The differences go further: even though digital whiteboards offer seemingly limitless canvases, their visibility is bound by our viewports (MacBooks, iPads and iPhones) or by scale – when we zoom out to wrap our minds around all submitted content. Whiteboards take advantage of our innate ability to simultaneously see detail and breadth: we can easily wrap our minds around even the largest board while focusing on specific contents.
Focusing in the right direction
Perhaps rather than creating digital look-alikes, we should be asking ourselves how we can use our actual whiteboards in a remote-first world? One company, ShareTheBoard, is doing just that. Rather than deliver digital environments, their focus has been on extending the reach of the real, physical whiteboards around us. Their board collaboration software identifies and digitizes handwritten content in real time – from whiteboards, blackboards, or any other surface – making it legible and easily savable for remote viewers.
What’s more, by allowing remote viewers to interact with digitized content, ShareTheBoard is paying off the notion of true remote whiteboarding: anyone can now participate in a whiteboard session, regardless of their physical location.
This approach has one other major advantage: by digitizing contents from physical surfaces, ShareTheBoard has effectively created the world’s first hybrid visual collaboration solution. As the “semi-distributed” team becomes increasingly common, the ability to engage physically present and remote participants simultaneously will continue to increase in importance. Digital-first solutions do not have an answer to this challenge, even the whiteboard (alone) cannot effectively engage remote participants. And hardware-based solutions (such as touchscreens) are often too pricey and certainly too immobile to be a lasting, ubiquitous solution.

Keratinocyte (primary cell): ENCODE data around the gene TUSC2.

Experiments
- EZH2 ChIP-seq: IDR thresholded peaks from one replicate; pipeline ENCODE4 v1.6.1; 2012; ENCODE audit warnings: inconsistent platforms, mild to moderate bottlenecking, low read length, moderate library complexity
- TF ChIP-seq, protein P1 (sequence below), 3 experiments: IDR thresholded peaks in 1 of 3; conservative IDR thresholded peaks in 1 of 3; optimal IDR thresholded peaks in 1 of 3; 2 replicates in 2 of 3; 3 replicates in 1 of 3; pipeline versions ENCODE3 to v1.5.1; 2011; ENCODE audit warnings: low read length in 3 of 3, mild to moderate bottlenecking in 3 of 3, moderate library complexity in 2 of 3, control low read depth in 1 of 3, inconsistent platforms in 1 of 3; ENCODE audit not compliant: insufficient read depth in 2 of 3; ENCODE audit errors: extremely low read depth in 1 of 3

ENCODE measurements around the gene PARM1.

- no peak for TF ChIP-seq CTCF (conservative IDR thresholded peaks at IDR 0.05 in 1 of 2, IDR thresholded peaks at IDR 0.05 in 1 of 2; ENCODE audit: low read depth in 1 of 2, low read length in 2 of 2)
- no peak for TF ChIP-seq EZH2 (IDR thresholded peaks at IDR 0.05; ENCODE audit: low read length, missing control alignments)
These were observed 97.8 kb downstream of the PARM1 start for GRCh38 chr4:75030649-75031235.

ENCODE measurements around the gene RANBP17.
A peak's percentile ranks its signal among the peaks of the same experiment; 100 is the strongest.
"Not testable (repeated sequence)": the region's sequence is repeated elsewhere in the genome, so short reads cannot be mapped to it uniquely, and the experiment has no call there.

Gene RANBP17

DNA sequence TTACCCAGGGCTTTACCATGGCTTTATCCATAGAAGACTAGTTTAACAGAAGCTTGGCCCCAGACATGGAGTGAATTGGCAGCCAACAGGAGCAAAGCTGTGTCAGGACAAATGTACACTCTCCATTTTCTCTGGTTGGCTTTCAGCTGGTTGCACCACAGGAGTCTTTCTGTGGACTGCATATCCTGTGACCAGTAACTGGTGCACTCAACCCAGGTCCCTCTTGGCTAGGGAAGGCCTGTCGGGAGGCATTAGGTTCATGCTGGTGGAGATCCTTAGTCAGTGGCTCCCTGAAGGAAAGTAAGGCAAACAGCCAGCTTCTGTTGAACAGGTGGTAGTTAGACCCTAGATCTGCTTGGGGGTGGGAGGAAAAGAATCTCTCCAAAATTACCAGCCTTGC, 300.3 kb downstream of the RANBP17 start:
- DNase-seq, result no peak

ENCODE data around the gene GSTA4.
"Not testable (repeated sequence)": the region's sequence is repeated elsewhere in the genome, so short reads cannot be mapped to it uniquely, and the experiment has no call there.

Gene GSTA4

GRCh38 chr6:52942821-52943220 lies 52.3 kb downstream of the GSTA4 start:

As long as we’re talking about hardware and ubiquity, it’s worth calling out how ShareTheBoard has taught the old whiteboard new tricks. The solution is quite simple: we’re surrounded by camera-toting hardware in MacBooks, iPads and iPhones as a Web app, ShareTheBoard can take advantage of almost any such device and effectively extend the reach of our dear dry-erase compadre.
This means that neither new hardware nor new skills are required to collaborate visually – in a hybrid or remote environment. And, most importantly, this means that anyone – regardless of how/where they work – can take advantage of those innate characteristics that make the whiteboard such a useful tool.
Though there still seems to be room for improvement – particularly in difficult working conditions (e.g., low light, old cameras) – ShareTheBoard does appear promising. Moreover, their approach rooted in simplicity reflects (and takes advantage of) the uncomplicated nature of the whiteboard itself. It may take a while for this approach to become ubiquitous but the promise of a true whiteboard session in a remote-first world is worth the wait.